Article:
Let’s say Sandy Alderson and Theo Epstein are having a drink together during the Winter Meetings and I walk over and say: Fellas, you know what you should do? You should trade Oliver Perez for Daisuke Matsuzaka! Which GM would say no first? Would they both say no? Would they both start a bidding war for my services? Regardless, let’s try to look at this potential deal for both teams.

Why the Mets would do it

They would get rid of Perez. Wait, you want more? Okay, they would save $2 million this season. With Johan Santana out for an unspecified amount of time at the beginning of the year, the Mets’ projected starting rotation right now has Mike Pelfrey, Jonathon Niese, R.A. Dickey and I suppose Dillon Gee. In other words, they really need some SP.

Matsuzaka is two years removed from an 18-win season and last year put up a respectable 4.05 FIP while playing half his games in Fenway Park and while having to face great hitting teams like the Yankees (3 times), Rays (3 times) and Blue Jays (4 times). While he would now have to face the Phillies, he should find the Braves, Marlins and Nationals much more to his liking. A flyball pitcher, Matsuzaka should thrive playing his home games in Citi Field.

Why the Red Sox would do it

While Perez costs $2 million more this season, that’s not an obstacle for Boston. Plus, Perez’ contract is up following the 2011 season, while Matsuzaka is signed through the 2012 season. Even a team flush with cash like the Red Sox wouldn’t mind having an extra $10 million to play with for 2012. And Perez is 5-1 with a 2.59 ERA lifetime versus the Yankees

With a starting rotation that already includes Josh Beckett, Clay Buchholz, John Lackey and Jon Lester, Perez would be the team’s fifth starter and would be in a position to succeed. And if he falls on his face Tim Wakefield is ready to step in and take the innings.

Why the Mets would decline

The Mets are already in a sense punting 2011 and having Matsuzaka on the team limits the payroll flexibility they will enjoy in the offseason heading into 2012. Plus, since winning 18 games in 2008, Matsuzaka has made just 37 starts in two seasons. The Mets need innings, not a $20 million question mark. And even when he was healthy, Matsuzaka was not very productive, with a 4.99 ERA over the past two years.

Because he always puts runners on base, last year’s 4.33 BB/9 and 1.37 WHIP virtually matching his career numbers, Matsuzaka is a threat to tax the bullpen each time out. Last year he failed to complete six innings in 10 of his 25 starts. The Mets need reliability and durability from the rotation and neither of those are strong suits for Matsuzaka.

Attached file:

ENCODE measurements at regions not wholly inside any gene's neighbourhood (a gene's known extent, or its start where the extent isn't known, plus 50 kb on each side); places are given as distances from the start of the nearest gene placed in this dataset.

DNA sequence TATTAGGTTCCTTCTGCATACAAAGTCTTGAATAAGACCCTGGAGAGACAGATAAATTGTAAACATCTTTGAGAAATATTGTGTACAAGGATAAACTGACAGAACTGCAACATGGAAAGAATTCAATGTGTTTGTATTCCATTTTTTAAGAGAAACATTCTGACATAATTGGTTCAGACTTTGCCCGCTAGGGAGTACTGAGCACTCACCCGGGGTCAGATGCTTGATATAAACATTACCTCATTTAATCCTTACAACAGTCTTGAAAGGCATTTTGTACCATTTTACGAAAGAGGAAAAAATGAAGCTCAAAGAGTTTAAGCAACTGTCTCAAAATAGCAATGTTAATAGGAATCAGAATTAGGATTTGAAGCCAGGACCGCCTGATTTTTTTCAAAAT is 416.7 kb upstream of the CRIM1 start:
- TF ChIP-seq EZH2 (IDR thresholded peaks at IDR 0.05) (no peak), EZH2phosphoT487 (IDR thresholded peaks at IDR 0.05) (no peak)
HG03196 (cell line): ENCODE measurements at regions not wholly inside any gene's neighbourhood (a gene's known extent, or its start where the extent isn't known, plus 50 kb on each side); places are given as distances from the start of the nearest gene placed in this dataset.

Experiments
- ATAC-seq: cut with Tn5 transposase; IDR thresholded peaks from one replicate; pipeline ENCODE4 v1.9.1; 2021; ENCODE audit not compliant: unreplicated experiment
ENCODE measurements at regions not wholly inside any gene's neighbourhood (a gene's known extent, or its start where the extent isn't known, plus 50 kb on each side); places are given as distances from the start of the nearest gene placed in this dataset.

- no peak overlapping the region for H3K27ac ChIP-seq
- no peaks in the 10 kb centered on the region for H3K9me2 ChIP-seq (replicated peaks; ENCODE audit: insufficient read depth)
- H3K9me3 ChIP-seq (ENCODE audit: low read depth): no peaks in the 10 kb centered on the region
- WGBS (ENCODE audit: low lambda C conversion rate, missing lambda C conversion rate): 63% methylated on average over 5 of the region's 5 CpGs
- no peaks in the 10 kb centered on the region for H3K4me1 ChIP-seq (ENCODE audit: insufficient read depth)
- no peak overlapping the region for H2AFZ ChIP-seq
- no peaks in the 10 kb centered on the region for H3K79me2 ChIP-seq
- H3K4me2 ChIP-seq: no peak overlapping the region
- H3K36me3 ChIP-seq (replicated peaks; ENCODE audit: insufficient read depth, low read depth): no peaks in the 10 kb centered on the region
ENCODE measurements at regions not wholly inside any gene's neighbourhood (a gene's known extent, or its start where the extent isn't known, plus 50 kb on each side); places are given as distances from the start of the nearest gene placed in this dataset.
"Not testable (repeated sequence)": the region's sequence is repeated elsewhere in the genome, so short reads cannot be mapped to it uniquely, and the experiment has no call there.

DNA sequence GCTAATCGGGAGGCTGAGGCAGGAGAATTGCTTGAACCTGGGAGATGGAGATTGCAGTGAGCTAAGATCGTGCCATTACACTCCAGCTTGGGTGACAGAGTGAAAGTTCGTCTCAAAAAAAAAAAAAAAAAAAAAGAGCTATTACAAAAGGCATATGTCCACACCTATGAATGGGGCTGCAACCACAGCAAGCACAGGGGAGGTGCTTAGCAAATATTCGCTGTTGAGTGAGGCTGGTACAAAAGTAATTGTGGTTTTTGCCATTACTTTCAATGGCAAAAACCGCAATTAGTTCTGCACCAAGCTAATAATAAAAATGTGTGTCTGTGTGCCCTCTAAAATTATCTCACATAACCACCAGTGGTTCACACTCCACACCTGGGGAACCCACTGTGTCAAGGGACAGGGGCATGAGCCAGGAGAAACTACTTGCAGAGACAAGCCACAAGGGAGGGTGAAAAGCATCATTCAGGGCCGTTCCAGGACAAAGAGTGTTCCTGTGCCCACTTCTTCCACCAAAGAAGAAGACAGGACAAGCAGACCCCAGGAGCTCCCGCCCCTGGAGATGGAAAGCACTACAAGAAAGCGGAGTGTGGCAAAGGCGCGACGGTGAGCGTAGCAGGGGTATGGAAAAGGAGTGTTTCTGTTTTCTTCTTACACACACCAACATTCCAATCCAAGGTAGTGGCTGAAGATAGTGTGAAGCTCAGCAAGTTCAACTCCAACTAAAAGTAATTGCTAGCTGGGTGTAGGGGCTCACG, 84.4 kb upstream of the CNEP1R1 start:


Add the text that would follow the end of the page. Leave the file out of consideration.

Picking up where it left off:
Why the Red Sox would decline

They would get Perez. Wait, you want more? Okay, while the Red Sox appear to have a solid rotation even without Matsuzaka, it’s not nearly as good in reality as it appears on paper. Beckett has been great for two years in Boston and considerably less than that in the other three years. Lackey was hardly the top of the rotation guy they thought they were getting when they handed him a five-year deal last offseason. And Tim Wakefield is coming off a 5.34 ERA last year and will turn 45 next August.

While Matsuzaka has been unimpressive the past two seasons, he has made strides in improving his control, as his BB/9 have dropped the past two seasons. Last year he was victimized by a low strand rate, one over 7 percent lower than his career average. With a few less walks and a more typical Matuszaka season in LOB%, he could easily be a league-average or better starter. The Bill James projection pegs him with a 3.85 ERA in 27 starts in 2011.

The verdict

The Red Sox would say no first. But that does not mean this trade has no shot of happening. Instead it means the Mets would have to sweeten the offer. In the comments section, chime in with what you would be comfortable adding to the pot to get Boston to take Perez off the Mets’ hands.

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